Referendums - Electoral Systems

  • Created by: abbeyy01
  • Created on: 05-03-18 17:37


A referendum is a vote on a particular issue, requiring a yes/no response. Example of direct democracy within a representative system. They are called at the discretion of the government, there is no constitutional mechanism for them. 

  • They have to be approved by parliament, which has legal sovereignty 
  • 1st 1973 when Northern Ireland were asked if they wanted to stay in the UK 
  • 1st national referendum held June 1975 Wilson vote on whether to stay in the EEC 
  • Now expectation that a referendum will be called when an important, possibly irreversible, constitutional change is contemplated
  • The decision of leaving the EU wouldn't have occured if left to parliament 
  • Conduct regulated by Electoral Commission, independent body. Make sure wording is subjective, monitors expenditure by rival campaigning groups, designated one main approved leading campaign for each side - they are entitled to recieve a pre-determined amount of public funding 
  • In the EU referendum the two sides were 'Vote Leave' and 'Britain stronger in Europe' 
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The use of referendums

Legitimising a major government initative - Since Blair it is accepted practise to gain public support before embarking on major constitutional changes e.g. 1997 devolution referendums for Scotland and Wales and Northern Ireland on 1998 Good Friday Agreement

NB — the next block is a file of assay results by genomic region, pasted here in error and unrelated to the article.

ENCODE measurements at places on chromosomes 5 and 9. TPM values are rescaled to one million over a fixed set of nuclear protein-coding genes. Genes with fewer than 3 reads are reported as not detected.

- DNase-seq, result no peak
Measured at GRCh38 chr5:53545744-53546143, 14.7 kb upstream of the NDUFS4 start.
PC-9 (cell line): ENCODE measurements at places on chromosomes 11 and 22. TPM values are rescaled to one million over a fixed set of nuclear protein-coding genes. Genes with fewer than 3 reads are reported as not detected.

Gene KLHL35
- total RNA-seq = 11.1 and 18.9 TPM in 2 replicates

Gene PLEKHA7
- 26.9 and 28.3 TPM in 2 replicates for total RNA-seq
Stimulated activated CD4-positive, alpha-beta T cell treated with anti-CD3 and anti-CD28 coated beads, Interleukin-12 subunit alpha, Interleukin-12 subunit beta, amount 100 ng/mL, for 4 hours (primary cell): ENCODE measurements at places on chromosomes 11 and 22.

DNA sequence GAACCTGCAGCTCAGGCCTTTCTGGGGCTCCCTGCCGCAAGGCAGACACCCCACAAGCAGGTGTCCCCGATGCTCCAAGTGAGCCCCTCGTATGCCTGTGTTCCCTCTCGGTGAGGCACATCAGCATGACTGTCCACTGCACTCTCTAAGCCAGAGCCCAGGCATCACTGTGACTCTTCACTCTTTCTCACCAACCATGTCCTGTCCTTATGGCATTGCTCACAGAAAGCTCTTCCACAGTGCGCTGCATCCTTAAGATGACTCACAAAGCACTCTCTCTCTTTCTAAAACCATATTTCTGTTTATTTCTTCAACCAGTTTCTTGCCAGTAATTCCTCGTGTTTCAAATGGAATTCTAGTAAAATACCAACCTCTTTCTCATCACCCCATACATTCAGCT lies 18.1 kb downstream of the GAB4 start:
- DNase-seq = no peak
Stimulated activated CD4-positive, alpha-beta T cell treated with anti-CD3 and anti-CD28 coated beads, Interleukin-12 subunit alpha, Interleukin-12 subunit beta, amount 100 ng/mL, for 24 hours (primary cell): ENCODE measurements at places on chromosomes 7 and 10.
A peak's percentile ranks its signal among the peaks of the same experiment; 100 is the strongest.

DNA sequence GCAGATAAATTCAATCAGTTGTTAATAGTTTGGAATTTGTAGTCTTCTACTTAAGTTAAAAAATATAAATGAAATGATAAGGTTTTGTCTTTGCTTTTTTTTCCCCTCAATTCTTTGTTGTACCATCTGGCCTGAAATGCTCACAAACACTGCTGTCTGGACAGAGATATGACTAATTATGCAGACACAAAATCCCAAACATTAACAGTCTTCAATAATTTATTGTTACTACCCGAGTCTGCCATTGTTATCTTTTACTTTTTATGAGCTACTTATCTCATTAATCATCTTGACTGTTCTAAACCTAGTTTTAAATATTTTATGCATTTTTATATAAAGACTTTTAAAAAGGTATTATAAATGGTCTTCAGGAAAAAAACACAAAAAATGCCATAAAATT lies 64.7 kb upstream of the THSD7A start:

Getting a government out of a difficult situation - may face internal disagreement. Referendums insist that colleagues rally behind the popular verdict, help maintain unity. Wilson 1975 split between pro and anti-European factions. If her personally insisted on a side he would have faced resignations. Can also hand off responsibility, makes the gov. less accountable 

A result of a deal between political parties - AV referendum 2011 was part of the coalition agreement in establishing the government in May 2010 

In response to pressure to hold a referendum - Cameron didn't want to hold a referendum initially, he joined forced with the Lib Dems and Labour October 2011 to defeat pressing Conservative backbenchers. He changed his mind Jan 2013 he began to fear the loss of Tory voters to UKIP, he annonced that he would hold an election in re-elected 2015, took issue off the agenda 

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